Igitur qui desiderat pacem, preparet bellum -- If you want peace prepare for war, this old adage is believed to have been spoken by the Roman military writer Publius Flavius Vegetius Renatus. And this is precisely what the European Union and the Russians are doing over Syria. Or rather they talk about war while preparing for more war.
All while attempting to convene an international peace conference to try and find a solution to the Syrian civil war, both pro and antigovernment factions have elected to crank up the pressure. The European Union has voted to lift the arms embargo allowing member countries of the EU to ship weapons to Syrian rebels -- if they so desire to do -- and at the same time the Russians have decided to supply the regime with S-300 antiaircraft missiles, saying this was a “stabilizing factor.”
The S-300, known to NATO as the SA-10 Grumble, is a long range surface-to-air missile systems produced by NPO Almaz, all based on the initial S-300P version. The S-300 system was developed to defend against aircraft and cruise missiles for the Soviet Air Defense Forces. Subsequent variations were developed to intercept ballistic missiles. This missile was first developed by the Soviet Union in 1979 to protect large industrial complexes and administrative facilities, military bases and to defend against enemy military aircraft.
It is considered as one of the most potent anti-aircraft missiles systems in use. Its radars have the ability to track up to 100 targets at the same time, while engaging up to 12. The missiles can be deployed in about 5 minutes and are sealed rounds, which unlike many other missile-defense systems that require much maintenance, the S–300 requires no maintenance over their lifetime.
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These moves by the EU and the Russians are both good and bad news depending on which side of the dispute you stand. As a matter of fact this is both good and bad news at the same time regardless of which side of the dispute you stand.
Confusing? Yes it is, but the Middle East is usually a very confusing place. This is what these recent developments do to the crisis. First, it brings a Band-Aid were major surgery is needed. Second, it adds oil to the fire. And third it accentuates the conflict. And both sides of the argument are correct.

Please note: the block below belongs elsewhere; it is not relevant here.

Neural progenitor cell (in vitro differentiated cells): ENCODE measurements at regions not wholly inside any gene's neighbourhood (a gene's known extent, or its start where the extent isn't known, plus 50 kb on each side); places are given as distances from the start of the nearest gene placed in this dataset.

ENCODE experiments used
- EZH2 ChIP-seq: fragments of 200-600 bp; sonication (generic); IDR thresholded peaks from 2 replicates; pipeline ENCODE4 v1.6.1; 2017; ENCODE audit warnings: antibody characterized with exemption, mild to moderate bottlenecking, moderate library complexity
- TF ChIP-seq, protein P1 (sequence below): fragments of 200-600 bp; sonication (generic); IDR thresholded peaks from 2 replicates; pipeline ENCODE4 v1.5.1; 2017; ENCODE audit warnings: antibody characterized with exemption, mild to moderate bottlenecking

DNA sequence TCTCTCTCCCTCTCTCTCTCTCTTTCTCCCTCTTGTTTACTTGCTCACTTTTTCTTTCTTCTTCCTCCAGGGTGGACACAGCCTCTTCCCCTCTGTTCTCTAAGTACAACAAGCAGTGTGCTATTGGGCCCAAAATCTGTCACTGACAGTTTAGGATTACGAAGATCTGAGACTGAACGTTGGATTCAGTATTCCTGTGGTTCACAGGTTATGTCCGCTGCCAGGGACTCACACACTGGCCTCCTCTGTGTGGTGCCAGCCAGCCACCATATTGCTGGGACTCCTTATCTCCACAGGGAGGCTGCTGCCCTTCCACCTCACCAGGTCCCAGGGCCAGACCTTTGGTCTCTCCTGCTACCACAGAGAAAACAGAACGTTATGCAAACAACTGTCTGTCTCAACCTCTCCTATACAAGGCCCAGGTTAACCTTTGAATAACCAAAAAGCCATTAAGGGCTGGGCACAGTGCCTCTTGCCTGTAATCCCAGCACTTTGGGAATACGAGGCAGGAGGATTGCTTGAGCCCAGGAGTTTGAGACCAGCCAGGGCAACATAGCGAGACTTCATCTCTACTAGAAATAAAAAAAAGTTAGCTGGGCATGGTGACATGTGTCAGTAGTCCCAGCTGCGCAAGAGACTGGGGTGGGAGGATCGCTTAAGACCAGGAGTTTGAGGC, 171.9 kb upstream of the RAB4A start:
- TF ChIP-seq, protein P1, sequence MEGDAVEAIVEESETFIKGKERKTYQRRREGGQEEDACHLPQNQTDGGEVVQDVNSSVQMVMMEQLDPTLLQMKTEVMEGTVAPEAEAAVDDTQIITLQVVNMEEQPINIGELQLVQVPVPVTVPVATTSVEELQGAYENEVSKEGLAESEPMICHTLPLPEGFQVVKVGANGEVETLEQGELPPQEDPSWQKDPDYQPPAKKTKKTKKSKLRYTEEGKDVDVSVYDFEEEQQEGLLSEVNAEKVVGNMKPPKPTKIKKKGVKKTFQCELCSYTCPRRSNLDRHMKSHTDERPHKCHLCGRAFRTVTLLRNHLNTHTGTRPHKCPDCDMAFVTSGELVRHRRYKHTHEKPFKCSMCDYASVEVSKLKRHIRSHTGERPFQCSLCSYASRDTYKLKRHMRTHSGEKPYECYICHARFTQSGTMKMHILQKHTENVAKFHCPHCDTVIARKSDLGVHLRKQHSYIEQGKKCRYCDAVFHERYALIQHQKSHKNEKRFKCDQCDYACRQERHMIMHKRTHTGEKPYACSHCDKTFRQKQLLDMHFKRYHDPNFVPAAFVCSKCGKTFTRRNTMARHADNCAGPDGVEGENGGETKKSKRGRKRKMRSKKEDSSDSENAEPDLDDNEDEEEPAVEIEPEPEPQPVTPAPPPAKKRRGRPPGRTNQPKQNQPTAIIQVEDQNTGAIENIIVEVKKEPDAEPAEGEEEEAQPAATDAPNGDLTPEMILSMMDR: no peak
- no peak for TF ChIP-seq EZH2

On the one hand the rebels fighting government forces of President Bashar Assad need to be properly supplied with weapons so that they can continue their struggle. On the other hand the rebels who are taking over the rebellion in Syria are not the same rebels that dominated the terrain when the fighting first began as the more democratic forces are being sidelined in favor of the Muslim brotherhood and other Islamist groups.
France and Britain support sending arms to rebels, while others including Austria, Czech Republic and Sweden strongly oppose the measures fearing that eventually some weapons will fall into the wrong hands. Austria argued through the voice of Michael Spindelegger, its foreign minister, that this move paved the way to send weapons to the Assad regime as well.
While France and Britain's stances are understandable, it may well be shortsighted. But then again what are the options?
Related article: Playing with Oil and Fire
Rather than focus on means to end the conflict this might just accentuate it. Giving the green light on arms to the rebels will give further incentive to the Russians to step up their weapons delivery of the regime, as indeed Moscow wasted no time Monday announcing the delivery of missiles to Damascus.
Supporting the fears of the Austrians and others opposed to supplying weapons to the rebel was the outcome of the opposition talks held over the past four days in Turkey where to the great disappointment of many moderate opposition figures and their Western and Arab supporters gathered in Istanbul, the 60-member Syrian national coalition prevented an agreement to allow a group of liberals led by Michel Kilo into the coalition.
This crystallizes the fears held by countries like Austria and the Czech Republic that the Syrian uprising is being hijacked by Islamists and weapons given to those will eventually be turned against the Europeans.
By. Claude Salhani
Claude Salhani, a specialist in conflict resolution, is an independent journalist, political analyst and author of several books on the region. His latest book, 'Islam Without a Veil,' is published by Potomac Books. He tweets @claudesalhani.